A relaxed bike ride through the city’s alternative neighborhoods, past unprecedented places, hip addresses and parks. We highlight Prenzlauerberg, Friedrichshain, Kreuzberg, Neukolln and Tempelhofer Feld. For the experienced cyclist this tour takes at least 4 hours (30 min pause incl) and goes around 25 km.
In the 90’s, this neighbourhood was the epicenter of alternative Berlin. A former working quarter with unrenovated houses from around the year 1900 became after the fall of the Wall and accompanying exodus of East Berliners completely vacant. The dreamed playground of squatters and artists and punk bands such as Eg. Rammstein. The place that has shaped the Berlin myth of a city where everything is possible. These days it has become an example of gentrification and urban evolution a district of hippie-chic and young thirty-somethings with children. Since the World Cup in 2006, the district with the highest birth rate in all of Germany. However, the spirit of inadaptation and colourfulness has managed to survive, especially during the weekly festivities on Sunday in Mauerpark, Prenzlauerberg is once again the beating heart of alternative Berlin .
A large DDR district in Soviet style, nowhere better than here you feel the atmosphere of the former socialist Utopia, especially along the former Stalin Allee. We also zoom in on the heart of the Berlin clubscene along the river Spree. F’hain is now the place to be for weekenders, people who are looking for vintage clothing, nice bars and restaurants, alternative skate parks, urban street art and of course techno. Here you will also find the famous East Side Gallery: The longest still in tact part of the Berlin Wall. Graffiti artworks have been sprayed over the entire length of 1.3 kilometers. In the spring of 1990, a few months after the fall of the Berlin Wall, 118 artists were invited to draw their vision of freedom on the Wall. This makes the East Side Gallery the longest public art work in the world. The most famous part is perhaps The Brotherkiss between Erich Honecker and Leonid Brezhnev.
This legendary neighbourhood was the epicenter of alternative Berlin in the late 70’s and especially in the 80’s. A place where punks, bohemians and contra-culture enthusiasts and world famous artists such as David Bowie, Iggy Pop, Nick Cave, Blixa Bargeld, Tilda Swinton reinvented themselves. As a neighbourhood based on anti-establishment values, Kreuzberg refuses to lose its rebellious character. Graffiti is everywhere, shoarma tents stand overnight revelers until the early morning hours and alleys are often mistakenly seen as public restrooms. The range of cafés, vintage shops and venues keeps this brutal neighborhood awake from early morning until late in the evening. The wall and former generationof punks and goths are perhaps gone, but it is not only nostalgia that reigns in this district, new hotspots and experimental projects are stamped out of the ground and keep the Kreuzbergernachten ever long.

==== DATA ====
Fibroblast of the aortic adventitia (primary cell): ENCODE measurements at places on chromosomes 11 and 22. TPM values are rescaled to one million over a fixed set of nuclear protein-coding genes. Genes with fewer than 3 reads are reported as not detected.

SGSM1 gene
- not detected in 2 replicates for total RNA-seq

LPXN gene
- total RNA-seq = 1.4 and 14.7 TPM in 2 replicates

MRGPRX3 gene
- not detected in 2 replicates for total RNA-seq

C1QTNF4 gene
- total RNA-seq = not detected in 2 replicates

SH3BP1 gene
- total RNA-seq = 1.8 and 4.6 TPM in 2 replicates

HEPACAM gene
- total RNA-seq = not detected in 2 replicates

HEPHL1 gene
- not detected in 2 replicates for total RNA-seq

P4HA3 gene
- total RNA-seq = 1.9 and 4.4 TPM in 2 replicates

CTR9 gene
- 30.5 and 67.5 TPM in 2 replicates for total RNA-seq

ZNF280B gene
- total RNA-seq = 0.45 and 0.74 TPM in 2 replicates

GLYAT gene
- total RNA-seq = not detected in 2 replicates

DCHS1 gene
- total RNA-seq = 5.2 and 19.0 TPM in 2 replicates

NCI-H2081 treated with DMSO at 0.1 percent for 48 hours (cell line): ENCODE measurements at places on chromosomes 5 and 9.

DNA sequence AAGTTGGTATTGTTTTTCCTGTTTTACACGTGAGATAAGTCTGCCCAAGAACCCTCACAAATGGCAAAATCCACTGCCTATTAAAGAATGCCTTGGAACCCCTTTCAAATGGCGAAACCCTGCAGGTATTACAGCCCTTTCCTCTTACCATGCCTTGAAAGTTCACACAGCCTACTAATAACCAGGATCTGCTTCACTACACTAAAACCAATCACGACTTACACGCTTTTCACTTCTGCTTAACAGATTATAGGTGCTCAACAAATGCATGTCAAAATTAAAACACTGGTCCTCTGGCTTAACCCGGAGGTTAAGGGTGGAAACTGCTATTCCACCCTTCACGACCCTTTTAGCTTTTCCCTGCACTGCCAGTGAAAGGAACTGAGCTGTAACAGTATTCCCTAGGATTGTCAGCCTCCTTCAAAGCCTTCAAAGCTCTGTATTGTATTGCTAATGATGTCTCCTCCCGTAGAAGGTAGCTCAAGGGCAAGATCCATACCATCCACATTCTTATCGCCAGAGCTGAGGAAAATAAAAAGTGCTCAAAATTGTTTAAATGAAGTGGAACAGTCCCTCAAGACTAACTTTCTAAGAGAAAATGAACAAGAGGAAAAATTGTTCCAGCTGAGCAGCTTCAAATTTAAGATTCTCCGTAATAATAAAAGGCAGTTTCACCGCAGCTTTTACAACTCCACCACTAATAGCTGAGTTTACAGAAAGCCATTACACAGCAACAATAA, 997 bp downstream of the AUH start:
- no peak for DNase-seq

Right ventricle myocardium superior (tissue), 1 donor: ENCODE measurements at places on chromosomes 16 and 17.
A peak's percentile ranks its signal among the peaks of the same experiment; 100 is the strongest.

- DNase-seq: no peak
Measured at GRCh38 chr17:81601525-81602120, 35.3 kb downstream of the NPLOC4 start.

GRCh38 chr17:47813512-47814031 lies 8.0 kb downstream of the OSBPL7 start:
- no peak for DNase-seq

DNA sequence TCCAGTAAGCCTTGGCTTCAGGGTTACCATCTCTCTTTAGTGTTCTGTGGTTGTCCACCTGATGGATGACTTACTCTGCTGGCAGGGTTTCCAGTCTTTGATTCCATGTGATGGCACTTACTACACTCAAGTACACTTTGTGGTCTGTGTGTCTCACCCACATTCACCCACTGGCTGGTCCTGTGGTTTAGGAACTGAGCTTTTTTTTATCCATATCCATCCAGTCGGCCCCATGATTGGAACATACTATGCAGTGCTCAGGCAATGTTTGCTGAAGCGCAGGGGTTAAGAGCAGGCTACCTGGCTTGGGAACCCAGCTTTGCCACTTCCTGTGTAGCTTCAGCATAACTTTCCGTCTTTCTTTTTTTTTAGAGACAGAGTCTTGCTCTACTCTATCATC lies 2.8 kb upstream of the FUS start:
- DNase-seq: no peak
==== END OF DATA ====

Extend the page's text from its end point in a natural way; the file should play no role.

The new young hipster Berlin, where especially young twentysomethings from all over Europe and beyond are attracted by the low rental prices. The feeling of freedom at the nearby Tempelhofer Feld, the endless bar scene, cheap food-places this is still a Turkish workers neighborhood and home to countless artists and wanna-be artists. The new generation is perhaps more sophisticated and intimistic, which means this district comes with a manual. A place where especially in the evening you have a powerful atmosphere with it’s cobblestones and gaslight-like lanterns, it suddenly turns into something magical.
In the years 1920, Tempelhof was converted into one of the first European airports. The nazi′s built a megalomaniac airport building but could not complete their work because of the 2nd Worldwar . The airport building is still one of the longest buildings in the world. As Air bridge between the west and the city of West Berlin in the Cold War, it processed nearly a year long numerous airplanes with auxiliary goods (250,000 tons) for the western part of the city. Until 2008, the airport remained in use. In 2010, the German government decided to return the terrain to its original destination as a public park. Kitesurfers, skaters, cyclists, ecogardeners have now created a paradise of metropolian freedom! Meanwhile, the building also serves as a centre for refugees.